Why do you think Ken Ludwig’s play is so popular?

I think this particular play is popular because people always want to know “what goes on behind the curtain.” In addition, the lines are intelligently funny, the characters so archetypal and over-the-top, and there is a level of catharsis in being able to just relax and laugh at the antics on stage.

Greg Guyton, Michele Guyton, and Jessica Kim. Photo by Tom Lauer.
Greg Guyton, Michele Guyton, and Jessica Kim. Photo by Tom Lauer.

Moon Over Buffalo plays through June 26, 2016 at the Vagabond Players—806 South Broadway, in Baltimore, MD. For tickets, call the box office at (410) 563-9135, or purchase them online.

Review‘Moon Over Buffalo’ at Vagabond Players by Lauren Honeycutt on DCMetroTheaterArts.

Meet The Cast of ‘Moon Over Buffalo’ at Vagabond Players: Part 1: Caroline Kiebach.

Meet The Cast of ‘Moon Over Buffalo’ at Vagabond Players: Part 2: Jess Kim.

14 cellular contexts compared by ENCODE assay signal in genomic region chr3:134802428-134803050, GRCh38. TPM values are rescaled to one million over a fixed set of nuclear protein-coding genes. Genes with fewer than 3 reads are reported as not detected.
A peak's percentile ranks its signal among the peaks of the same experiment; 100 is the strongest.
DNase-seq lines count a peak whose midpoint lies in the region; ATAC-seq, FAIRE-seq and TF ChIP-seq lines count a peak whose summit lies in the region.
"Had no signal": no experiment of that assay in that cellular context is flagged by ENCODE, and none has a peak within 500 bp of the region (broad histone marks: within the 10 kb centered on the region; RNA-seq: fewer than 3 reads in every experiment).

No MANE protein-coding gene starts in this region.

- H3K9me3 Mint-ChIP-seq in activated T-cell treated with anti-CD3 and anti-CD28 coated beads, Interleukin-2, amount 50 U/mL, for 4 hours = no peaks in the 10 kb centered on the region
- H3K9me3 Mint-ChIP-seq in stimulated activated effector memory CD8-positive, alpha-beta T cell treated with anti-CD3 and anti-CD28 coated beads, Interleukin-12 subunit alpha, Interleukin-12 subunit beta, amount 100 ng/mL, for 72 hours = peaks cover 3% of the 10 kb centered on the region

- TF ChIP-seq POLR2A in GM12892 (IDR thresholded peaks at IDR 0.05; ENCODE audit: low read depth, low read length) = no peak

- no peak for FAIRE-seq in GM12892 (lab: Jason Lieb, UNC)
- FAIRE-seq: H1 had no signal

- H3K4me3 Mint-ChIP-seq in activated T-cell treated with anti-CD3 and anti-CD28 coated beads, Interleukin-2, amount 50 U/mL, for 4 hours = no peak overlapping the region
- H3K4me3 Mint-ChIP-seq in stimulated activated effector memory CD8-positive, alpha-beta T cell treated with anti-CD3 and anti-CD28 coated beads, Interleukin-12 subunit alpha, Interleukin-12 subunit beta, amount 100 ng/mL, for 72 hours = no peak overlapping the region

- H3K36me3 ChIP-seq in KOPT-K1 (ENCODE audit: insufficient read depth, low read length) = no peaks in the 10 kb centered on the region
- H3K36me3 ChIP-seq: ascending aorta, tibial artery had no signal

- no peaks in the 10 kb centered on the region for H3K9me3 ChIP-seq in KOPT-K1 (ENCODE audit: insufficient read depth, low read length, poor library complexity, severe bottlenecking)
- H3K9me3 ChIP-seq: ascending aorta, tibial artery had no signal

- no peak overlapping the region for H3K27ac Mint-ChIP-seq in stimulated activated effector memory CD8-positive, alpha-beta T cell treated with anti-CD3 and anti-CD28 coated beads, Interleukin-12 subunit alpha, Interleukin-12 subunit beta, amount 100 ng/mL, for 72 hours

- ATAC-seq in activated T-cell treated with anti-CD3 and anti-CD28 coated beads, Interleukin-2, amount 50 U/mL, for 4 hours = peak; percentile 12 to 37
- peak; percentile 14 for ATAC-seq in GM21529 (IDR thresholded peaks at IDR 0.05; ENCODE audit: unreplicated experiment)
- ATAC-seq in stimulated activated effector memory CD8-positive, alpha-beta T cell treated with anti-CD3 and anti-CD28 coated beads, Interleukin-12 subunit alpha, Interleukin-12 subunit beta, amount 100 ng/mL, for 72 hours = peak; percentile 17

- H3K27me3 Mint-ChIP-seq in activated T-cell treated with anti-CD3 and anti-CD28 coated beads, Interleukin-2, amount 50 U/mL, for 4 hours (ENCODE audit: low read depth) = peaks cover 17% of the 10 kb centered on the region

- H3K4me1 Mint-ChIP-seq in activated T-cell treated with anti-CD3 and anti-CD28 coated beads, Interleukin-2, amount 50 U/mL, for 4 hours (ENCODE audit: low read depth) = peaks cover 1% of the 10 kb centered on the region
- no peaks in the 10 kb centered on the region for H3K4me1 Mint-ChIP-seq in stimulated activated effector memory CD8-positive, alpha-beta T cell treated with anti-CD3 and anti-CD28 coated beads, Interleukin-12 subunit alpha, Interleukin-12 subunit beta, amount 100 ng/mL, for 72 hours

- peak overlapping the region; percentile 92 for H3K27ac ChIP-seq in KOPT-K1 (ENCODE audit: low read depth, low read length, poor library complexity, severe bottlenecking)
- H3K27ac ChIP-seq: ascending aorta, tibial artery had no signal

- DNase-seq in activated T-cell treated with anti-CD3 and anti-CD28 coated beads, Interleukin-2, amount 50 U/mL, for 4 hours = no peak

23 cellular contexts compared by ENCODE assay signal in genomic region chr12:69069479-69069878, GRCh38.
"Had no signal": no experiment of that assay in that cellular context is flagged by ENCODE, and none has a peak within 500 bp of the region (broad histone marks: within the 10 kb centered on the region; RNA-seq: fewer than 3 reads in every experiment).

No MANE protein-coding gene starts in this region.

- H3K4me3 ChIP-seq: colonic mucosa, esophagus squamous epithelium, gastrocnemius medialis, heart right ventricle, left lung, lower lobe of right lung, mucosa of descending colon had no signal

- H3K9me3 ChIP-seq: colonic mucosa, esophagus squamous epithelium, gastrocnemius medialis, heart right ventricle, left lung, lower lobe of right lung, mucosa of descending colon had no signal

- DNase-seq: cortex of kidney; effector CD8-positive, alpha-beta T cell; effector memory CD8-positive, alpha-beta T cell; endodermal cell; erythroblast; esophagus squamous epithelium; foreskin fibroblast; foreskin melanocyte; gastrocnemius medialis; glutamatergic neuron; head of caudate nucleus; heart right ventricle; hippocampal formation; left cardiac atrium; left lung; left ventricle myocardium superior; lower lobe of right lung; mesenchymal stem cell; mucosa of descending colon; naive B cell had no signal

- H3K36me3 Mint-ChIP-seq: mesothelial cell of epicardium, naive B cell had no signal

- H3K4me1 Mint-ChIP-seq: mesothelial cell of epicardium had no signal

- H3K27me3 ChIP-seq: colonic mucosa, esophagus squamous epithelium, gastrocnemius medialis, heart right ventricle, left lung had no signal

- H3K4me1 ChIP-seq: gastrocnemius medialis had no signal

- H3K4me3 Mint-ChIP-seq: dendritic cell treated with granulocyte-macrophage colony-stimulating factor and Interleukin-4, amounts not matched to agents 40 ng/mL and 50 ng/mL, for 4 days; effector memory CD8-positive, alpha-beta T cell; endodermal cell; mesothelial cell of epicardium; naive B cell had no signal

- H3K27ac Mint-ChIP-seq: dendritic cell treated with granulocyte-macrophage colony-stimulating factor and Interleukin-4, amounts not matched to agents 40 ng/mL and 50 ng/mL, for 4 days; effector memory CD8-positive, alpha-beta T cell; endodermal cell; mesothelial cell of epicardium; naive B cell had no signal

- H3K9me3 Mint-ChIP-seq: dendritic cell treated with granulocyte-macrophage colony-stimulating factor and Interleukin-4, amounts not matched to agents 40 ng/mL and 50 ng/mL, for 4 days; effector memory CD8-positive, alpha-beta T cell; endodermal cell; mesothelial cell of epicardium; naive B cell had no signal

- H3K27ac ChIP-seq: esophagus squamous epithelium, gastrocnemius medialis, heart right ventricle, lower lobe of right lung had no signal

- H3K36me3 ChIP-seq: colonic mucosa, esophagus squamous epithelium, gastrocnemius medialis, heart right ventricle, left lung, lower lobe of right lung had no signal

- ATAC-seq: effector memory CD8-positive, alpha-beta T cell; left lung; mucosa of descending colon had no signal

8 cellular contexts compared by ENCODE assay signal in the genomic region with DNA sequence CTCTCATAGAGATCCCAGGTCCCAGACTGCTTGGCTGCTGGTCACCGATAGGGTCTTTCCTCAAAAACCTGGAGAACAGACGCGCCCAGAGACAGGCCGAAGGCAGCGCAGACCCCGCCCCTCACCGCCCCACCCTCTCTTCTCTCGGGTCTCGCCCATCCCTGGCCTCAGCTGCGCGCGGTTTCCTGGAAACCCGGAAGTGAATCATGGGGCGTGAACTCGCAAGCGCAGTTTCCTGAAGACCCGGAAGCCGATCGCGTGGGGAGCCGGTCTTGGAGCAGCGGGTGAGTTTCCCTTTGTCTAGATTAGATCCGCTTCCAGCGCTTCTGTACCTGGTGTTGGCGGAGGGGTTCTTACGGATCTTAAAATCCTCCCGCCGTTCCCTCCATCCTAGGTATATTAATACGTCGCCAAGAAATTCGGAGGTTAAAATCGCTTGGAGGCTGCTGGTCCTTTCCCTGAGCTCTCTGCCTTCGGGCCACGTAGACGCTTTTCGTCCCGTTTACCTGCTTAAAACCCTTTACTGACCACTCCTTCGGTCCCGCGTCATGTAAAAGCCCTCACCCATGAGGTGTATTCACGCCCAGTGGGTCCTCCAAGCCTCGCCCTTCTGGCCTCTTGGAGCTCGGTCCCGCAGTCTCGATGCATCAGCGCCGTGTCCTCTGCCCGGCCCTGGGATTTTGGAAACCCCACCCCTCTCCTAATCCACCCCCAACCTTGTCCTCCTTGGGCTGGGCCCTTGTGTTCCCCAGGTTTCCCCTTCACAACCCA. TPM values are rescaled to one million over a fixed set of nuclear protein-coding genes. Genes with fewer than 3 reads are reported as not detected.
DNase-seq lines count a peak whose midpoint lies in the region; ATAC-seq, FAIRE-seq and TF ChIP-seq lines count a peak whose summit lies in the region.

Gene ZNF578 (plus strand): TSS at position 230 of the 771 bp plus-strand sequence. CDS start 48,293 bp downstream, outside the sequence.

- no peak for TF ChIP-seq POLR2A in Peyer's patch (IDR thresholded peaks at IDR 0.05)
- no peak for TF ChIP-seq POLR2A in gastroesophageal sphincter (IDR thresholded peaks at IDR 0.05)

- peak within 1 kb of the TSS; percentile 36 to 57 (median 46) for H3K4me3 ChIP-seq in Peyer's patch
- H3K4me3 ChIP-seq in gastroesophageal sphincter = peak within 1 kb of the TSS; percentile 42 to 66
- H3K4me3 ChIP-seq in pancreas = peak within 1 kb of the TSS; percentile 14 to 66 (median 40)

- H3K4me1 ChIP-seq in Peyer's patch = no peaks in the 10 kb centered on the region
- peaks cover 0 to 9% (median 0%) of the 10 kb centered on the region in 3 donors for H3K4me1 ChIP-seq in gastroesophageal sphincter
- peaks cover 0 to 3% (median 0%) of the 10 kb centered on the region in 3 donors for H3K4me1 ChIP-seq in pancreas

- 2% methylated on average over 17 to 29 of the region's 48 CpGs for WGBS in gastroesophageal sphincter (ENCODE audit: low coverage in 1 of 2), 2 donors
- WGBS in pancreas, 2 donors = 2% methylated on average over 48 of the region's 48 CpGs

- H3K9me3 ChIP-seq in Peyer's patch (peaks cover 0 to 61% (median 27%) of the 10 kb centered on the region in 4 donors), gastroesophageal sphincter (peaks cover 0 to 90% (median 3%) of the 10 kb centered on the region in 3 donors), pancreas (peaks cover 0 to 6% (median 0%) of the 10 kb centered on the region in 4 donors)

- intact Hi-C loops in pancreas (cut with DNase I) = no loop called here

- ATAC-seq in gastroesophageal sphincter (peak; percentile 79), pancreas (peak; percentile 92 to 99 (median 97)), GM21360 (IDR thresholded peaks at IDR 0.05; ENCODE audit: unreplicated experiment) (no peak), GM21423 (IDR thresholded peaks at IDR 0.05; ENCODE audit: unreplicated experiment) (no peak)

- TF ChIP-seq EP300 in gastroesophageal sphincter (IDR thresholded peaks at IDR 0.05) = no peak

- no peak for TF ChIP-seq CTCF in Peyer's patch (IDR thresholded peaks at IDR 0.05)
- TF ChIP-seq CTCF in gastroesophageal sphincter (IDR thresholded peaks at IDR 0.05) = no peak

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Joel Markowitz
Joel Markowitz is the Publisher and Editor of DCMetroTheaterArts. He founded the site with his brother Bruce to help promote the vast riches of theatre and the arts in the DC Metro area that includes Maryland, Virginia, and DC theater and music venues, universities, schools, Children's theaters, professional, and community theatres. Joel is an advocate for promoting the 'stars of the future' in his popular 'Scene Stealers' articles. He wrote a column for 5 years called ‘Theatre Schmooze’ and recorded podcast interviews for DC Theatre Scene. His work can also be seen and read on BroadwayStars. Joel also wrote a monthly preview of what was about to open in DC area theatres for BroadwayWorld. He is an avid film and theater goer, and a suffering Buffalo Bills and Sabres fan. Joel was a regular guest on 'The Lunch and Judy Show' radio program starring Judy Stadt in NYC. Joel founded The Ushers Theatre Going Group in the DC area in 1990, which had a 25-year run when it took its final curtain call last year. Joel is a proud member of The American Critics Association.